Earlier in this thread I mentioned the spacing mechanism I am working on, which is based on what I baptized the Rhythmic System. Basically this places a repetition of a Harmonic Model underneath the related characters to come to a spacing based on the rhythm within the letters. In essence the round parts are treated as overshoots of the straights.
The current version of LeMo contains the Harmonic System, which forms the basis for the written variants of the formal group of ‘Textletters’, basically from Textura to Humanistic Minuscule and subsequently of the typographic variant of the latter, which we call ‘roman’. This Harmonic System comprises two Harmonic Models, of which the primary one provides the construction for all letters which are not derived from the capitals.
During discussions on LeMo some colleagues noted that for instance spacing based on the Rhythmic System is restricted as such and can basically only be applied within LeMo. Actually, I am strongly convinced that the Rhythmic System was applied by for instance Jenson for the spacing of his ‘archetype’. The following illustrations show that the Rhytmic System can easily be applied on Jenson’s type and that even the word-spacing follows this structure.
The model used in these illustrations makes use of the parameters of the ‘Renaissance’ preset in LeMo. Please note that the version with the serifs places these a little bit too low for Jenson’s type; I will make a fitting preset for Jenson’s letters in the next LeMo edition. Also the photographic enlargements are a bit crude.

In most (all?) books on typography, the transition from Textura to roman type (after the invention of movable type was introduced in Italy) is just a matter of taste (Textura being considered ‘Gothic’, i.e., barbarian) and the fact that Jenson and co. were confronted with a more complex model to space than the Textura one, seems to be simply ignored.

Spacing a Textura is, because of all the straight parts, relatively easy. When based on the Rhytmic System (top row) a standardized system can be made in which the ‘i’ and the ‘l’ fit into one unit, the majority of letters, like ‘n’, ‘h’,‘u’, ‘o’,‘b’,‘d’,‘p’,‘q’, et cetera, on two units and the ‘m’ on three units. The center row shows letters made with LeMo and in the third row the ‘feet’ of these letters were centered and the arches shifted accordingly.

Actually I am quite sure that Jenson used this structure for the spacing of his type too and that he treated the curved parts simply as overshoots. In the illustration the spacing is again based on ‘Rhythmic System’ and subsequently results in a standardization of widths.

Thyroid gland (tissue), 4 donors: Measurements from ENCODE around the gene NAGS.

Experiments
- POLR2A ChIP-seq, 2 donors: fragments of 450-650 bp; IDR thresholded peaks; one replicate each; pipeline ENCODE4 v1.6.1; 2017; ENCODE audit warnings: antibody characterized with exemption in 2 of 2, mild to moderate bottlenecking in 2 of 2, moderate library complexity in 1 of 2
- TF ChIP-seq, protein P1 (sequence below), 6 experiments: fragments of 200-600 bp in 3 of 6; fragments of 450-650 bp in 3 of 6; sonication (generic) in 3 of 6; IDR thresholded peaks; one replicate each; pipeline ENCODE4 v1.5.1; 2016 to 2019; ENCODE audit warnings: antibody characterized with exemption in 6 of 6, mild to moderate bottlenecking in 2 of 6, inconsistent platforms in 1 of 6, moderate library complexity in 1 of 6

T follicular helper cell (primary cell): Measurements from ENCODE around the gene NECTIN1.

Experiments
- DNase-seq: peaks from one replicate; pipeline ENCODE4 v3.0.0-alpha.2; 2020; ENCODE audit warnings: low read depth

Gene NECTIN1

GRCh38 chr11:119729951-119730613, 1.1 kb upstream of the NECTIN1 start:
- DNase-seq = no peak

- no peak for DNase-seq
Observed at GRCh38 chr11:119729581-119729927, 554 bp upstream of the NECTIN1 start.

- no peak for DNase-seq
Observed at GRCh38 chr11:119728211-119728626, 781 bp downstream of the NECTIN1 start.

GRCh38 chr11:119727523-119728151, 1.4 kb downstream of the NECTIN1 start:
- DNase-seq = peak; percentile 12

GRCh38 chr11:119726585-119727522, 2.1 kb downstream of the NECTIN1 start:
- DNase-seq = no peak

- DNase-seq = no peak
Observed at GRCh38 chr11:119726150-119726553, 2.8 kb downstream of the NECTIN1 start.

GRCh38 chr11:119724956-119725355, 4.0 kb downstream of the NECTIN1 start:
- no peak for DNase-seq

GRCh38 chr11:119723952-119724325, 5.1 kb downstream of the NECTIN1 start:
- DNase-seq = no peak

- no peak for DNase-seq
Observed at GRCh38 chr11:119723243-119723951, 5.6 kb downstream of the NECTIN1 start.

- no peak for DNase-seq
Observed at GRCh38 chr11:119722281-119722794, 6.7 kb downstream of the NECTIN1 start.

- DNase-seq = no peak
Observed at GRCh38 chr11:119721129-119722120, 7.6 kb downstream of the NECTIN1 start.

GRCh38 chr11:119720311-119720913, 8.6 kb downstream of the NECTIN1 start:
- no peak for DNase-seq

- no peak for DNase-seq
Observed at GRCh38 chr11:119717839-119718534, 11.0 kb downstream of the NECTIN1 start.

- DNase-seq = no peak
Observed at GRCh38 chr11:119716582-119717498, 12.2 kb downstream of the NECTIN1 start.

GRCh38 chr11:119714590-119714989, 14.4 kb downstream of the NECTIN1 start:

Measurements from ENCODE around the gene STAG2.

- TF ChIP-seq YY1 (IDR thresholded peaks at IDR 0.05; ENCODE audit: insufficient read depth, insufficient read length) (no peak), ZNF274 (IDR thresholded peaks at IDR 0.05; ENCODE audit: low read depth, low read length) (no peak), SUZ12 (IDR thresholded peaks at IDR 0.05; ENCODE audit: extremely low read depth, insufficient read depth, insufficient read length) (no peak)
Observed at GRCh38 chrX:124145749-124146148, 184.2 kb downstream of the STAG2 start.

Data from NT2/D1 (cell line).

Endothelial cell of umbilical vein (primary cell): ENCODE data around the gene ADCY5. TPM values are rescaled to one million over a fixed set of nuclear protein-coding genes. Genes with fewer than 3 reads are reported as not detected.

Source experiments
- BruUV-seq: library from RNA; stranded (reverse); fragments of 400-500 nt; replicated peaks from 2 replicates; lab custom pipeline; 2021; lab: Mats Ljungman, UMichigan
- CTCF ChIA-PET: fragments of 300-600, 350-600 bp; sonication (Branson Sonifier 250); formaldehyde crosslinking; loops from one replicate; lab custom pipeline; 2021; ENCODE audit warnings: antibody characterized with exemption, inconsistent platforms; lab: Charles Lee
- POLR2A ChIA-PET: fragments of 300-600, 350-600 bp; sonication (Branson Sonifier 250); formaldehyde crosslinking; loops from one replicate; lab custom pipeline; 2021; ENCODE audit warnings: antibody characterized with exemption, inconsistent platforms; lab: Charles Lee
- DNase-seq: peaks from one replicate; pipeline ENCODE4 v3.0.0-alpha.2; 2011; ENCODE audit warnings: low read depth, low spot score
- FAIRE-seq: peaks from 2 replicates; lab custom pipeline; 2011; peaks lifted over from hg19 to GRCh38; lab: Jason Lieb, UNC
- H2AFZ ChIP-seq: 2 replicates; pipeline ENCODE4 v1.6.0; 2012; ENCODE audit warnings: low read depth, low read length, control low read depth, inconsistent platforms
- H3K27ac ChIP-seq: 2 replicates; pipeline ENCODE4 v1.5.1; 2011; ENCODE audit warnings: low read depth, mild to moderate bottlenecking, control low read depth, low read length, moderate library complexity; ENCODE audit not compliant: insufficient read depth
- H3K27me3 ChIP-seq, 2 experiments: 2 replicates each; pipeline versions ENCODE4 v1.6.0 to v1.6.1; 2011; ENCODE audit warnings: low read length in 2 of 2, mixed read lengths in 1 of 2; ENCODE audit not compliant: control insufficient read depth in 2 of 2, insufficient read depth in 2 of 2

If Gutenberg and Jenson really have made use of such a structure, they were applying a sort of unit arrangement system roughly half a millennium before the manufactures of the hot metal composing machines were doing this. Later this year I will do some traveling and measuring to find out if there is proof for this theory in casted type.
One wonders if the developers of the Linotype and Monotype machines were aware of widths standardization by their precursors.
Needless to say that I am focusing on the italics now.

Christopher Adams's picture

@ Frank Blokland

In the meantime, would it be helpful to illustrate the rhythmic system of Jenson's types with a photograph from [Bad link]?

Your present illustrations are clear enough; I merely want to indicate a resource and track this thread.

Nick Shinn's picture

Frank, your theory is strongest when it applies to what Alistair Johnston refers to as the "prime rib" characters (in Alphabets to Order), that is to say, the very Latin characters that appear in the typical "Quousque tandem abutere..." specimen text of yore -- without k, v, w, x, y, and z, with their awkward diagonals.

I'm not sure how rigorously Jenson et al followed moudular spacing.
In this sample, his "h" is wider than "n", and he clearly avoids "fence posting" in the h-i-l sequence.

This topic has been discussed occasionally at Typophile; this thread provides links:

Also Type Spaces by Peter Burnhill adressses the topic.

blokland's picture

Christopher: would it be helpful to illustrate the rhythmic system of Jenson’s types with a photograph from the History of the Book (Amsterdam)?
Christopher, thank you for the link. For the illustrations I used a photograph of Jenson’s edition of Cicero’s Epistolae ad familiares from 1470. The copy is from the collection of Museum Meermanno in The Hague and I ordered this photograph more than 20 years ago when I wrote the book for the Dutch television course Kalligraferen. I have a small number of other photographs of Jenson’s work and of some publications by Aldus Manutius, of which I used a photo for the illustration at the bottom of this post. A higher resolution would be nicer for the quality of the illustrations though, so I will order new high res ones.
Nick: your theory is strongest when it applies to what Alistair Johnston refers to as the “prime rib” characters
Yes, these are what I call the primary Harmonic Models in the Harmonic Systems which we tend to call ‘roman’ and ‘italic’. The secondary Harmonic Models in both systems are derived from the capitals and have a different construction and subsequently other harmonic rules and basically are forced in the rhythm of the dominant, i.e, primary Harmonic Model. Normally this results in a tight setting of the secondary model.